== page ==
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The One Key Thing You Should Always Do When Kegel Exercising

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The One Key Thing You Should Always Do When Kegel Exercising
26 April 2019 79 Views No comments

It’s pretty common knowledge now that you should be exercising your pelvic floor. If you haven’t heard of Kegels where have you been?! For those out of the loop – Kegels are a form of exercise that specifically target your pelvic floor muscles; often a set of voluntary contractions to strengthen the muscles.

When you perform a Kegel exercise you should ALWAYS remember to relax your pelvic floor after contracting it. Failing to teach your pelvic floor muscles how to relax can lead to them becoming overactive – this can be seen in certain activities, such as ballet, where the pelvic floor plays a big role.

Why is the pelvic floor important in ballet?

In ballet, dancers rely heavily on their abdominals, back, and pelvic muscles in order to maintain the correct stance, stay stable, and balance their weight. The pelvis ultimately helps to support torso movement and coordinate the action of a ballerina’s limbs.

You may think of the core as just your abdominals – but it’s best to think of it as a cylinder. Your back muscles and diaphragm are at the top, and your pelvic floor supports it all from the bottom. These two components play a huge part in stability during ballet and help to reduce strain on the abs and back muscles.

What pelvic floor problems are associated with ballet?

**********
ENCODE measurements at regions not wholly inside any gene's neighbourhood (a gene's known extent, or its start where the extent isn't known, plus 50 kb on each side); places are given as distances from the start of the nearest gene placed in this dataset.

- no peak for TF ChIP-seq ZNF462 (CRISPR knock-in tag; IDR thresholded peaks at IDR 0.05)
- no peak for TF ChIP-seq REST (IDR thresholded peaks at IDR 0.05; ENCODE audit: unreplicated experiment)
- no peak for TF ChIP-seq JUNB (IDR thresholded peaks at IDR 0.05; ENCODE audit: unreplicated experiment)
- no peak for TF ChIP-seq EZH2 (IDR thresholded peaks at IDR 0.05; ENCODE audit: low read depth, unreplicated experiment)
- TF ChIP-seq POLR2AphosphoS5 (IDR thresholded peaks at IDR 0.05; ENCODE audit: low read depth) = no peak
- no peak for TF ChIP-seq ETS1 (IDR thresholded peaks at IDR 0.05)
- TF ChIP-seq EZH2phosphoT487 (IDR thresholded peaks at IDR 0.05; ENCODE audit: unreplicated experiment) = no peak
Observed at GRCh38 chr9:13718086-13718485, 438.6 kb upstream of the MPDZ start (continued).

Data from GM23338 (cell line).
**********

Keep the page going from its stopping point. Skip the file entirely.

Repetitive movement can overload the pelvic floor muscles. This can be caused by tasks that require repetitive movement in the same way for long periods of time, such as ballet.

Ballet dancers also often demonstrate a tendency to stand with a flattened back and use an altered breathing pattern. This, combined with pulling down on their lower abs and ribcage to maintain their posture, can stress the pelvic floor muscles. This can result in pelvic pain or can increase the risk of developing a pelvic floor disorder.

Kegel8 Strong vs Weak Pelvic Floor

When the pelvic floor muscles constantly contract (often without realising), your pelvic floor may become overactive. Problems that can develop from an overactive pelvic floor include:

  • Incontinence – A slow urine flow, accidental leakage, inability to completely empty the bladder and urinary urgency can all result from a lack of pelvic floor muscle relaxation. 43% of ballet dancers experience urinary leakage, with jumping being the largest contributing activity. Dancers can also experience incontinence during their daily life. A 2007 study found that stress urinary incontinence was triggered by dance in nearly 70% of females with urinary incontinence.
  • Bowel problems – Incomplete emptying of stool, constipation, and difficulty in commencing bowel movement can result from overactive pelvic floor muscles. Straining to go can also lead to increase pelvic floor muscle pain and tension; this can cause further issues such as a rectal prolapse, haemorrhoids or anal fissures. To combat straining, try using a toilet stool to reduce straining by 90%!